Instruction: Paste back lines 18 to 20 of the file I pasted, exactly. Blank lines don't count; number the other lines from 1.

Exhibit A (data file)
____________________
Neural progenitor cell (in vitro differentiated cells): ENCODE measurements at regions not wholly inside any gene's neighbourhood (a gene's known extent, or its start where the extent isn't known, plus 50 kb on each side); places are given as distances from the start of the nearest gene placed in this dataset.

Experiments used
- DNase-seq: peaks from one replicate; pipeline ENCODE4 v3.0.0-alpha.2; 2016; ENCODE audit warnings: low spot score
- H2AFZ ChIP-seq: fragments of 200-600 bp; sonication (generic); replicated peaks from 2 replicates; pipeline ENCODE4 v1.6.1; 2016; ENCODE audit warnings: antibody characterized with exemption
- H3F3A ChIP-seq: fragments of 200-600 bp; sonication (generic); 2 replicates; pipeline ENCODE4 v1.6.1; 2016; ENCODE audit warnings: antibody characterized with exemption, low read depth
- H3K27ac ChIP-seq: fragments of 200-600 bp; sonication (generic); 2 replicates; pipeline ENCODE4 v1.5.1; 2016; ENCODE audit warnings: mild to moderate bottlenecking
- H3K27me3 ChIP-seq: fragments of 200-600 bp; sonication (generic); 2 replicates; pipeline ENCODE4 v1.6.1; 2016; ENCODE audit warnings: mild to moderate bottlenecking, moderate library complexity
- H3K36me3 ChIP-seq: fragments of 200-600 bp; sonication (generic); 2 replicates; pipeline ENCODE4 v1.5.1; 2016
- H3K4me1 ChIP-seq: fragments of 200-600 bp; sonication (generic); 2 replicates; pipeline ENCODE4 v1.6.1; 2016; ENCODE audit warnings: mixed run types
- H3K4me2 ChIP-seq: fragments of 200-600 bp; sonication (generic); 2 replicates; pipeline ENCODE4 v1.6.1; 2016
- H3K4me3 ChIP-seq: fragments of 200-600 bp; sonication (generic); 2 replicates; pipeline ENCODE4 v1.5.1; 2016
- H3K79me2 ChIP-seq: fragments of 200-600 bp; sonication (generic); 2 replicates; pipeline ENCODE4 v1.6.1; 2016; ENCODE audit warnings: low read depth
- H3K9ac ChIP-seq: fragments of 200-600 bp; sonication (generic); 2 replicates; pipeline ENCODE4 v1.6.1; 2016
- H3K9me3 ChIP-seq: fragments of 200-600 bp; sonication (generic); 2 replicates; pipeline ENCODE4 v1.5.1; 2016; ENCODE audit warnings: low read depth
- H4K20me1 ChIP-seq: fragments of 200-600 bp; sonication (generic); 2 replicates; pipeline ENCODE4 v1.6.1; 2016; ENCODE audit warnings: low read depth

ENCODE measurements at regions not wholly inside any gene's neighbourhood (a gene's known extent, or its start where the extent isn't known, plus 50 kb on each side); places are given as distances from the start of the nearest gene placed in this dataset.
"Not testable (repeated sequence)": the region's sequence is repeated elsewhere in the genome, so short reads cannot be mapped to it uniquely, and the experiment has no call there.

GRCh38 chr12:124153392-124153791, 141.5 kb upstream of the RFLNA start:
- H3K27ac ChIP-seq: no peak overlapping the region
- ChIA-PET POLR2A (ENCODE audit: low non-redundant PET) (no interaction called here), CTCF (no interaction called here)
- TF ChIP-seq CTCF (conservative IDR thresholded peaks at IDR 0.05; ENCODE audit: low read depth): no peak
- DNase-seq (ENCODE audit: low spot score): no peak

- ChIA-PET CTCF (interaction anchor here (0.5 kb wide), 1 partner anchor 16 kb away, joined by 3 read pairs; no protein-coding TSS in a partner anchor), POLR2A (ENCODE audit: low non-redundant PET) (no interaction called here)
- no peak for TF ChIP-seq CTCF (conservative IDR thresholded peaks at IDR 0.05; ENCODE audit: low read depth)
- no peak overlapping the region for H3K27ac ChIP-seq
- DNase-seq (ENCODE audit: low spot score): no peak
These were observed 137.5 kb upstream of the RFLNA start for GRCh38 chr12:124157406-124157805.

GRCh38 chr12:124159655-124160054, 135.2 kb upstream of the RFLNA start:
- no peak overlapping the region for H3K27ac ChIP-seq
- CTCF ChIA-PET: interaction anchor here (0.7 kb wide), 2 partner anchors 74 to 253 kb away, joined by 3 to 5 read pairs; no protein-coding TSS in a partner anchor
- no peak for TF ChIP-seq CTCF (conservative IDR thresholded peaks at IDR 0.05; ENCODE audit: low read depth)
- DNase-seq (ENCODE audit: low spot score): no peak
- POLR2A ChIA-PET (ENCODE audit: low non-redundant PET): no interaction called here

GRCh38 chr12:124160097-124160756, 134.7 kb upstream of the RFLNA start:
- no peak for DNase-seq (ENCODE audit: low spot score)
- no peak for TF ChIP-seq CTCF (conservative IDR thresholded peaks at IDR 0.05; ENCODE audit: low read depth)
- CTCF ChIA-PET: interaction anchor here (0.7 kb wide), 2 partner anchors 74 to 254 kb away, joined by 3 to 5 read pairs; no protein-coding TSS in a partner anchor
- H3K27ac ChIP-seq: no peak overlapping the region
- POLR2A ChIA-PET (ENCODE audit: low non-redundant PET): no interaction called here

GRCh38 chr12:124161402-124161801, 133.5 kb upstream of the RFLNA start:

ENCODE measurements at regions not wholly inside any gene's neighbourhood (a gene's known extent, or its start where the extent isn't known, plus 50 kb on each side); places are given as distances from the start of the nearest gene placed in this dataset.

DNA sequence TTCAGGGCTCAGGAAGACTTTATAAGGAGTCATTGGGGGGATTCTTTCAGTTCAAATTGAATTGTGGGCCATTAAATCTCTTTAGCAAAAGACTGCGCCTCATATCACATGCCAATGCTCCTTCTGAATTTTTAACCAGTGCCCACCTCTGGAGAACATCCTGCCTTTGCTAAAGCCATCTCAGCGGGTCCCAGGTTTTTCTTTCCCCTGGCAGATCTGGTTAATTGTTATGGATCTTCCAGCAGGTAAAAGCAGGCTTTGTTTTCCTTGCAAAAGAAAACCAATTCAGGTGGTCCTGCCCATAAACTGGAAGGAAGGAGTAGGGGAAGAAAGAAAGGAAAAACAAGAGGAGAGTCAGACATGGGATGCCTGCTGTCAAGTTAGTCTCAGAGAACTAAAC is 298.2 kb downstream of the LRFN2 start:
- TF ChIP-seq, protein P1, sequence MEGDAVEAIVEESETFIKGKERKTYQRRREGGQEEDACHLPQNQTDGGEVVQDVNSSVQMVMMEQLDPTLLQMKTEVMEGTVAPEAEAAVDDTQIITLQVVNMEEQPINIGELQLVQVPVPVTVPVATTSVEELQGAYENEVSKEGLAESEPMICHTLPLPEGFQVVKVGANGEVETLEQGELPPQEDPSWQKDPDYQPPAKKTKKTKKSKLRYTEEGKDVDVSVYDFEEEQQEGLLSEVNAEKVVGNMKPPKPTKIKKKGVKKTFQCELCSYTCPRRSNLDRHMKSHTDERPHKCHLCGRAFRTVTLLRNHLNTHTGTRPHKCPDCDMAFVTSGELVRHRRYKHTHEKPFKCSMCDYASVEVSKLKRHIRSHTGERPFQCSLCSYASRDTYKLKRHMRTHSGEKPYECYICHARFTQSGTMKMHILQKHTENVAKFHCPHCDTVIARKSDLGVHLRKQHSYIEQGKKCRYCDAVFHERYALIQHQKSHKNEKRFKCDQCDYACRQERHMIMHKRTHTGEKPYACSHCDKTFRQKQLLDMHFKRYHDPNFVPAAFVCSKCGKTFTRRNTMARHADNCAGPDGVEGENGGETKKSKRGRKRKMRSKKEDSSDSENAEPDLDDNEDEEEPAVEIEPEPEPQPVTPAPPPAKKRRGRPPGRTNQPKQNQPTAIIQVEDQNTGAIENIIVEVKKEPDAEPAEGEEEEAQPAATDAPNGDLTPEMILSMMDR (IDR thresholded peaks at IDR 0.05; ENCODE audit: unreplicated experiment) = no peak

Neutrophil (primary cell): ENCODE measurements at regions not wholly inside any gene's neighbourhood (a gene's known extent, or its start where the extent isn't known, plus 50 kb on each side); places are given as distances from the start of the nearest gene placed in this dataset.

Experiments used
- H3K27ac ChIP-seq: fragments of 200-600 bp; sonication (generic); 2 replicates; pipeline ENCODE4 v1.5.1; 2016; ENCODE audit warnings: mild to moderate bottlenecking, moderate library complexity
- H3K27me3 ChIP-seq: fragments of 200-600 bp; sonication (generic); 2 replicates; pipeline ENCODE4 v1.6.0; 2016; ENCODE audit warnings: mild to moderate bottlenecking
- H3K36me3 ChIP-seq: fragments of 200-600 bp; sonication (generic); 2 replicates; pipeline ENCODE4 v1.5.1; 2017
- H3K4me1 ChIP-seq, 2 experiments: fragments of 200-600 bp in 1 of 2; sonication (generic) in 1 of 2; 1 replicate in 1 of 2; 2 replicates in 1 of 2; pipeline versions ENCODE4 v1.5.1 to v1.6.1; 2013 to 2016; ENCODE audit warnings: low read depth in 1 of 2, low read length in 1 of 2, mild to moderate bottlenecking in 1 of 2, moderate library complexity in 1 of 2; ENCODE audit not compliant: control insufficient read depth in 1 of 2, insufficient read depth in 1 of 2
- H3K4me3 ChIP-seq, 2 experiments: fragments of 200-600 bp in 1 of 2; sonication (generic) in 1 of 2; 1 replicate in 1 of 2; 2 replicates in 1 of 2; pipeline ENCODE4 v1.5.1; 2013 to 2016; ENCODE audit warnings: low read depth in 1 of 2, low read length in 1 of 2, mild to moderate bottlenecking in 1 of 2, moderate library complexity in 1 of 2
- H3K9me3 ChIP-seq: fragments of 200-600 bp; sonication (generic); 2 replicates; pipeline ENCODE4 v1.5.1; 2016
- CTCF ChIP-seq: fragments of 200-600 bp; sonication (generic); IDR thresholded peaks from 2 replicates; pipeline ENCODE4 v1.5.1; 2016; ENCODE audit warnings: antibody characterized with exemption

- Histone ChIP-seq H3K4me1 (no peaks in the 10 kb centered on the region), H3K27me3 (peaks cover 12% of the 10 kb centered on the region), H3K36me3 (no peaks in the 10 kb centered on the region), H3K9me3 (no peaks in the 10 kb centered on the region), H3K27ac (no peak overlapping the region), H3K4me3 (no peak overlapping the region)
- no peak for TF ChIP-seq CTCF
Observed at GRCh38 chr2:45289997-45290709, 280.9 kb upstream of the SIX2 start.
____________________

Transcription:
GRCh38 chr12:124153392-124153791, 141.5 kb upstream of the RFLNA start:
- H3K27ac ChIP-seq: no peak overlapping the region
- ChIA-PET POLR2A (ENCODE audit: low non-redundant PET) (no interaction called here), CTCF (no interaction called here)